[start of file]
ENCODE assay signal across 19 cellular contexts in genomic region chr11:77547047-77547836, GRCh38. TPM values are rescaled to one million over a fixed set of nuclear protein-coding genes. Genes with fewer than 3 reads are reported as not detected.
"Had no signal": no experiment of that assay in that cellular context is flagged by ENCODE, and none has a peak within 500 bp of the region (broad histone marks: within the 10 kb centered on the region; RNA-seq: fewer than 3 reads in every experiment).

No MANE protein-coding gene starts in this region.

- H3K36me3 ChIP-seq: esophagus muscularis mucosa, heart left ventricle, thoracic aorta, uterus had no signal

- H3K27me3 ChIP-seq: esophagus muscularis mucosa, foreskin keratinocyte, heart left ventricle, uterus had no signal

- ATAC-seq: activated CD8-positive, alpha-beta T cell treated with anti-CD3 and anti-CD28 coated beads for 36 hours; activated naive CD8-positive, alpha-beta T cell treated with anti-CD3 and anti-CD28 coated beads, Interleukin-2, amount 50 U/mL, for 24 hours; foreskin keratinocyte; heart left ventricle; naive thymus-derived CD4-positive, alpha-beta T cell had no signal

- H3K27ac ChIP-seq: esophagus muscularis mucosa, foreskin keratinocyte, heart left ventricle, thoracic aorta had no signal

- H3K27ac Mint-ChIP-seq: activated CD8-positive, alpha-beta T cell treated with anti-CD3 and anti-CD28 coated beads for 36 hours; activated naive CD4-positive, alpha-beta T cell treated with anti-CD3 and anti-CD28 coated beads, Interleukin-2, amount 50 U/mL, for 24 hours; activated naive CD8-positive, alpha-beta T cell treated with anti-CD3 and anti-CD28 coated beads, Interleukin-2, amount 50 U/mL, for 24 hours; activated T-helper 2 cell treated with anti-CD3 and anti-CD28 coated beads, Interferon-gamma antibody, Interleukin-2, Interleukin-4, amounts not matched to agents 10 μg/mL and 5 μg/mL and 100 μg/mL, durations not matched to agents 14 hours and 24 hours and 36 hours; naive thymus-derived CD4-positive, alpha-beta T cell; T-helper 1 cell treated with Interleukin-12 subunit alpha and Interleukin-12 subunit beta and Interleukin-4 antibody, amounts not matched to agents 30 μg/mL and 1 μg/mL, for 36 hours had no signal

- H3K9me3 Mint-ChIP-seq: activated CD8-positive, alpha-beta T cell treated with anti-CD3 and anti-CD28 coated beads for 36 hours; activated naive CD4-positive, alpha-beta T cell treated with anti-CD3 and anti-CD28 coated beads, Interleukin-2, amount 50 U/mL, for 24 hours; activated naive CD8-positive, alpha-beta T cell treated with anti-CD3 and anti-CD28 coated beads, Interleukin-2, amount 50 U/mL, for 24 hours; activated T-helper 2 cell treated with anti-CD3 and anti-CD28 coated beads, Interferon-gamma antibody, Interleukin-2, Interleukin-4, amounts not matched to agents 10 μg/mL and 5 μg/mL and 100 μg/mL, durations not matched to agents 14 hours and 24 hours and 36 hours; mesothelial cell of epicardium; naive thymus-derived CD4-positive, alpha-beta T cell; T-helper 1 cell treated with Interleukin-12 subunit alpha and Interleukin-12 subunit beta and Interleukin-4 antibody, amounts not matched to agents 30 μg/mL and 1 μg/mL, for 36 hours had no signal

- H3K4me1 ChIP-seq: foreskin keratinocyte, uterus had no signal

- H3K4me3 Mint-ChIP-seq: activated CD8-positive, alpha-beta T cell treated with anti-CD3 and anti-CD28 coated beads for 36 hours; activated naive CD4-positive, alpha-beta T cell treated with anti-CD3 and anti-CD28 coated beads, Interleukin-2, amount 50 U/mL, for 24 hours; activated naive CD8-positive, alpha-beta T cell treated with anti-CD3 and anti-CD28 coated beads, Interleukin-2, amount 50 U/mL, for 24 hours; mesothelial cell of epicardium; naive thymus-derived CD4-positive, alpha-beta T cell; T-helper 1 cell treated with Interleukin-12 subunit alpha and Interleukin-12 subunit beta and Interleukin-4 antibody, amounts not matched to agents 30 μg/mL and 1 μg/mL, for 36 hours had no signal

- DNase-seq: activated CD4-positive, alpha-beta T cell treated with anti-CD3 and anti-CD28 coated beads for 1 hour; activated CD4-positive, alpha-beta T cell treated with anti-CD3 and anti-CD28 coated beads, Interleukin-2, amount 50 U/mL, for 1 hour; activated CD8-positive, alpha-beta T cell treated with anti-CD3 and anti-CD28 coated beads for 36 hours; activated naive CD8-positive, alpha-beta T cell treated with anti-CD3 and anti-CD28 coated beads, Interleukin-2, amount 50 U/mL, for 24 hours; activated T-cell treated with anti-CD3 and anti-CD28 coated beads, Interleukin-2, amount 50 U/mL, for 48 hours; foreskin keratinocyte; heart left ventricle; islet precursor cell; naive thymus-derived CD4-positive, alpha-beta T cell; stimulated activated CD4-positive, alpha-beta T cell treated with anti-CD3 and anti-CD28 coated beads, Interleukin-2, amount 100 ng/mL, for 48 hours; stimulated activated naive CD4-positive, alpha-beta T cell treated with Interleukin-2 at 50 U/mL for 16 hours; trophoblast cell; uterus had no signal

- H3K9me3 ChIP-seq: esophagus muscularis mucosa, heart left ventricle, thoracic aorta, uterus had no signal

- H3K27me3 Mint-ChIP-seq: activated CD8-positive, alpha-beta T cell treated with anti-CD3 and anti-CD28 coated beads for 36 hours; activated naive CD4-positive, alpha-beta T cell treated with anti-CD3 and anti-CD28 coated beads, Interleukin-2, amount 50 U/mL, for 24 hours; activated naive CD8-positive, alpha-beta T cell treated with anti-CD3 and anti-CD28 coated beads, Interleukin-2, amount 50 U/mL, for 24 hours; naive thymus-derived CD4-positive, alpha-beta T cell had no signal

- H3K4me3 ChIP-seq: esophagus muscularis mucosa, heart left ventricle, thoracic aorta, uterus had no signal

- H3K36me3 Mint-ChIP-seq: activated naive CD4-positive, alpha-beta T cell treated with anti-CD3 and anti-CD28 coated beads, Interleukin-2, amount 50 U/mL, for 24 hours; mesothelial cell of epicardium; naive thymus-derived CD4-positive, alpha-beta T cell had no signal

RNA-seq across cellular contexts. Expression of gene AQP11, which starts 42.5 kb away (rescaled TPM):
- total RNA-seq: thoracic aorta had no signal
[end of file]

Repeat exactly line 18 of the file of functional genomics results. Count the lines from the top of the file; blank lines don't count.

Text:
- total RNA-seq: thoracic aorta had no signal